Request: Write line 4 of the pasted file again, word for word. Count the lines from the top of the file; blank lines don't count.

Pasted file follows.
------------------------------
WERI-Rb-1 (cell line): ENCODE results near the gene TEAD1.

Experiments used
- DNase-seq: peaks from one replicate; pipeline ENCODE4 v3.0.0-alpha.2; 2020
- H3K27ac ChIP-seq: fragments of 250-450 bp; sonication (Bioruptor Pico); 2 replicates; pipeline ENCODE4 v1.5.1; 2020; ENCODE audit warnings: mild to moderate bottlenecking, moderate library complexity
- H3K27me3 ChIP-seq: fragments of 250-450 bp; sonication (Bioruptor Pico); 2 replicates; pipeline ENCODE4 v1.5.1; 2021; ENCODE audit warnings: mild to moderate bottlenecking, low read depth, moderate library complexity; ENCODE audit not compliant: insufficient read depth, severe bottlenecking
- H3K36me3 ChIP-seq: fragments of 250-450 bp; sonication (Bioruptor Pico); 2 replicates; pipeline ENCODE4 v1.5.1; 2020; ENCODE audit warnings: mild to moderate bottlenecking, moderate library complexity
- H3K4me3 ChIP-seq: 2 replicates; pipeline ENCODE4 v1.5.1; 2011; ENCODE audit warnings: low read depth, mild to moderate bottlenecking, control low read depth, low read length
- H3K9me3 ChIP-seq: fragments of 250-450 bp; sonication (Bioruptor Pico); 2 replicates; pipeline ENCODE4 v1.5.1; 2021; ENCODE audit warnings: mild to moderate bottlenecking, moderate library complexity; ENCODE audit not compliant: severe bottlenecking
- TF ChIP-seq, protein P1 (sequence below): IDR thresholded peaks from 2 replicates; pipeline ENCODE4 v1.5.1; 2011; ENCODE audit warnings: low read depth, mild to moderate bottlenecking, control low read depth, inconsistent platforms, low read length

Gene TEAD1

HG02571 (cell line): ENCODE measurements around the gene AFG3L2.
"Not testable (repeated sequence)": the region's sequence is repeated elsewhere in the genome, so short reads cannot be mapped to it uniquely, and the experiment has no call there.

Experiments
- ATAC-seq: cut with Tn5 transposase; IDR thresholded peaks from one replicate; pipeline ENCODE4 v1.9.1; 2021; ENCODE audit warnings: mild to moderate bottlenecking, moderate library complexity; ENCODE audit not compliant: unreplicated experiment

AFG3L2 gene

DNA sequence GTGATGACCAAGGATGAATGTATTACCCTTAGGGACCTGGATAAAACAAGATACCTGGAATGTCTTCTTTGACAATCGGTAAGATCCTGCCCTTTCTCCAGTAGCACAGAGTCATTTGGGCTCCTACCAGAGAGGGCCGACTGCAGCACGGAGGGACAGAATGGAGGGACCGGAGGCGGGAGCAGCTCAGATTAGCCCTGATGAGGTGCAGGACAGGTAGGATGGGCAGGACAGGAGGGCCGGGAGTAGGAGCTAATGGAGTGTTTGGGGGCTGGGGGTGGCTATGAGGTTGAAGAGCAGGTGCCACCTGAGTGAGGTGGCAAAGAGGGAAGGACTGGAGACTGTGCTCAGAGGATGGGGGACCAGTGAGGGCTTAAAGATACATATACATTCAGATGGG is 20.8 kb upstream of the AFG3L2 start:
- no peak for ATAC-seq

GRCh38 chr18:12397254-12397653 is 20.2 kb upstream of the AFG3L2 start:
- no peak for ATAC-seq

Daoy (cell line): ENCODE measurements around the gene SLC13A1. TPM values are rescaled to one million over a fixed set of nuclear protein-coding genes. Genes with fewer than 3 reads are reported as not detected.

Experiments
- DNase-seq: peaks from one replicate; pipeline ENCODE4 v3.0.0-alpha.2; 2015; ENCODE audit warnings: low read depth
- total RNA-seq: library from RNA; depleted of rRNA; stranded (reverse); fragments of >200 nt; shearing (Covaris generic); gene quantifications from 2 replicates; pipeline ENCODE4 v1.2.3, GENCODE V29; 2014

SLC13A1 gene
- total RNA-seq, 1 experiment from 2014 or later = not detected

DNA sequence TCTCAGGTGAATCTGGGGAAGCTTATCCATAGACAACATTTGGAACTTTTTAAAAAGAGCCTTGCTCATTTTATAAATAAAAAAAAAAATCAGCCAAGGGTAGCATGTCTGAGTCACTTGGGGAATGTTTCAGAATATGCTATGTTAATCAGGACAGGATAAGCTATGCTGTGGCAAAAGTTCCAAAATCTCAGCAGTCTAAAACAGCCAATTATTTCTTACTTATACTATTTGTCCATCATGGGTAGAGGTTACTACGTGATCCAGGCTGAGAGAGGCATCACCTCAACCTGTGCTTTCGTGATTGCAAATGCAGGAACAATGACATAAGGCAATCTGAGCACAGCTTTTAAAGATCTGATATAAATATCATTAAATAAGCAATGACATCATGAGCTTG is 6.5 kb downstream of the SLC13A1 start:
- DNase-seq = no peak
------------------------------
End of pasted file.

- H3K27ac ChIP-seq: fragments of 250-450 bp; sonication (Bioruptor Pico); 2 replicates; pipeline ENCODE4 v1.5.1; 2020; ENCODE audit warnings: mild to moderate bottlenecking, moderate library complexity